From: Pavol Droba (droba_at_[hidden])
Date: 2003-10-20 11:50:16
On Mon, Oct 20, 2003 at 06:13:49PM +0300, Peter Dimov wrote:
> Thorsten Ottosen wrote:
> > "Peter Dimov" <pdimov_at_[hidden]> wrote in message
> > news:02a001c39712$16d66260$1d00a8c0_at_pdimov2...
> >> Thorsten Ottosen wrote:
> >>> I and why is it an error? What about this error:
> >>> trim( s ); // bug: s is not changed
> >>> ?
> >> <shrug>
> >> std::sin(x); // bug: x is not changed
> >> FWIW, I much prefer the functional style in this case.
> > My point was that (most) verbs in the imperative means mutation,
> > nothing else. I expect
> > mutation to happen in those cases. I also expect a function called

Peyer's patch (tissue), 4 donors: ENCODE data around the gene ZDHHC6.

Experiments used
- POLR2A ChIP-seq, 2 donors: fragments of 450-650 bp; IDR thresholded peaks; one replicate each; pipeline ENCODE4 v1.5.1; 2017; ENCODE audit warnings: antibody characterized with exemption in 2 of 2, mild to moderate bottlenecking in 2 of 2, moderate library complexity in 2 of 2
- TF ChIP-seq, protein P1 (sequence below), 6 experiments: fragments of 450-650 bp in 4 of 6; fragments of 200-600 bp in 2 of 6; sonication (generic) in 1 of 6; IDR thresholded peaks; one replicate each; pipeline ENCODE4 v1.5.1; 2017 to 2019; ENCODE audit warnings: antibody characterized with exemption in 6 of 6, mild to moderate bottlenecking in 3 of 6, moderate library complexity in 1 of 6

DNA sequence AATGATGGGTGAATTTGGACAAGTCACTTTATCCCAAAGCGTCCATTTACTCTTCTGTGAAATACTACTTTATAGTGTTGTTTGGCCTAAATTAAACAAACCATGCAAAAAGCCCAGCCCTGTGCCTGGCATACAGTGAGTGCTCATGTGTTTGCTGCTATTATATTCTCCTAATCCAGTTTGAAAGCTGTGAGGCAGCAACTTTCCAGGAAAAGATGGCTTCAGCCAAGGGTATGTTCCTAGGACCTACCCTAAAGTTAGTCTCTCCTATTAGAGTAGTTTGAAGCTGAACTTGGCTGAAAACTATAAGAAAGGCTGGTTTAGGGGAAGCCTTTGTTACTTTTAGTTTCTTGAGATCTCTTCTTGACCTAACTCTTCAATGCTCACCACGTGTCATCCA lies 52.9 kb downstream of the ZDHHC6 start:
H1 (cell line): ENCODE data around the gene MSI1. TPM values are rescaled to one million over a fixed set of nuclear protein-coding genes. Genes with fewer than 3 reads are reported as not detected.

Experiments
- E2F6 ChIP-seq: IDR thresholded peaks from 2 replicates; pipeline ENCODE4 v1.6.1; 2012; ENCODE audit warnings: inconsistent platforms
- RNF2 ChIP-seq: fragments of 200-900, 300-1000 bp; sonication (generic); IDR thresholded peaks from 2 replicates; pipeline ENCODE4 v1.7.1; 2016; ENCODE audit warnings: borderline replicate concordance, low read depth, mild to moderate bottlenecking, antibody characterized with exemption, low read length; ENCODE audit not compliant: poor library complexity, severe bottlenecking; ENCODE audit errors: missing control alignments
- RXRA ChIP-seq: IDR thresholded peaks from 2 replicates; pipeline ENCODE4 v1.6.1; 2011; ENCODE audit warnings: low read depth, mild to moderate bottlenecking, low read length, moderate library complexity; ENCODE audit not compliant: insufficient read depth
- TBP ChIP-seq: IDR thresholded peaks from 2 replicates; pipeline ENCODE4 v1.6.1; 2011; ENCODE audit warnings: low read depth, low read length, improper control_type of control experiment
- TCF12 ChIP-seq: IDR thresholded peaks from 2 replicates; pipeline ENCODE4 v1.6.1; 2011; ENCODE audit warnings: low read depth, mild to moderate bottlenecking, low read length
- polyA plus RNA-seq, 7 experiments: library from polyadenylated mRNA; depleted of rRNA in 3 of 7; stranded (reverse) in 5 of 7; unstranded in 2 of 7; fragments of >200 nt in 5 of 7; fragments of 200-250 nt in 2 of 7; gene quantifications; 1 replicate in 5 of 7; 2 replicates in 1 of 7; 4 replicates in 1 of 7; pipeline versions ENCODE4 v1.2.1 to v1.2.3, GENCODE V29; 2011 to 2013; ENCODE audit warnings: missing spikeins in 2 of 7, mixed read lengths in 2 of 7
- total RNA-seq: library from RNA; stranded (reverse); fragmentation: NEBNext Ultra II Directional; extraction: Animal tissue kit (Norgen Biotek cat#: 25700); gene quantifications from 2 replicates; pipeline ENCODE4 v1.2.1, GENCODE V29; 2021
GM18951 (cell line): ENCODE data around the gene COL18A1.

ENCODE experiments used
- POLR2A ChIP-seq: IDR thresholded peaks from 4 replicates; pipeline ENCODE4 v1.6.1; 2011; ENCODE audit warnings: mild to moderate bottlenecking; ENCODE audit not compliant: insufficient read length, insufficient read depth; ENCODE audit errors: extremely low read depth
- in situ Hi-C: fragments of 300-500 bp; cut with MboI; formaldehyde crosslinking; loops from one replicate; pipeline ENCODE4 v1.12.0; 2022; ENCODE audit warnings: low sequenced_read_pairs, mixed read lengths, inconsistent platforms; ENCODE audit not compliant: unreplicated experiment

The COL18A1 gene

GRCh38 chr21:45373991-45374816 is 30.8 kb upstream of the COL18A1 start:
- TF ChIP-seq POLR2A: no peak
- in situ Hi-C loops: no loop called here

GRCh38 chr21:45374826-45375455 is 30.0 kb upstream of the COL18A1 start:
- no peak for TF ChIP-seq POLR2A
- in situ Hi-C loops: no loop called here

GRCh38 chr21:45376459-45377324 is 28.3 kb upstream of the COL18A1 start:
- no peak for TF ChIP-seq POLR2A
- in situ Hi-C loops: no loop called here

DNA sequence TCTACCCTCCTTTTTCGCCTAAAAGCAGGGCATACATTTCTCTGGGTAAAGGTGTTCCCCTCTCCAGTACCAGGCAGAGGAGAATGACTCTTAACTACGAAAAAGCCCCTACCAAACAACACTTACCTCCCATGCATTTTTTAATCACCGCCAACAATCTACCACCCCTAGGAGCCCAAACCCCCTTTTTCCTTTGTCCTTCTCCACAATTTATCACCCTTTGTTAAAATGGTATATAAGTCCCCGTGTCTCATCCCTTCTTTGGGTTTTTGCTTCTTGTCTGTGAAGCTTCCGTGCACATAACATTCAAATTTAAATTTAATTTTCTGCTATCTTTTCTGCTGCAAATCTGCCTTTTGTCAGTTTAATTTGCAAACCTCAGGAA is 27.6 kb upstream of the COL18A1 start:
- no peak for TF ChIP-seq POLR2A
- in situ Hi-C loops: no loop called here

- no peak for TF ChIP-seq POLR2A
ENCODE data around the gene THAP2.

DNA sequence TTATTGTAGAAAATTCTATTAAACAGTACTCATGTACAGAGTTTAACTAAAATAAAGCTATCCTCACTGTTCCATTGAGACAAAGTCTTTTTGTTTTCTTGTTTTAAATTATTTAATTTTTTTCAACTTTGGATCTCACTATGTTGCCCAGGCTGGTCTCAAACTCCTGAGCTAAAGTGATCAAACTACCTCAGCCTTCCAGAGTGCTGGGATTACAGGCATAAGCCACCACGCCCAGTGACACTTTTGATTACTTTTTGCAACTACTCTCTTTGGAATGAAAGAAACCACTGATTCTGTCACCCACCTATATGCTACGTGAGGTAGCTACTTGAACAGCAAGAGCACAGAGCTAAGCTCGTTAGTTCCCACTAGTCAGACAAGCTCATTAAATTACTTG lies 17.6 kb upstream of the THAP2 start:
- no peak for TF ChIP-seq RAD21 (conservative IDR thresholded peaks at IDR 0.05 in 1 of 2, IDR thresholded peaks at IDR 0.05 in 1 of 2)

> > remove() to mutate the input and
> > I consider a different behavior very strange.
> In this specific case, I don't expect or want mutation by default; strings
> are logically much closer to immutable values than they're to stateful
> objects, and string operations in most languages reflect that.
> Naming aside, a non-void return from inplace mutators is, IMO, a mistake,
> too. There is never a _need_ to chain inplace mutators; you can always write
> instead of
> I even find the explicit sequencing preferable, if a bit verbose.
As I see from the discussion, the chaining of mutable variants it not essential. I can accept
So my question is, if the mutating variant would return void, would it be enough to show, that this
particular variant is mutable?
So the convention would be:
- copy variants have suffix _copy
- mutable variants will have no suffix, but will return "void" instead of reference.
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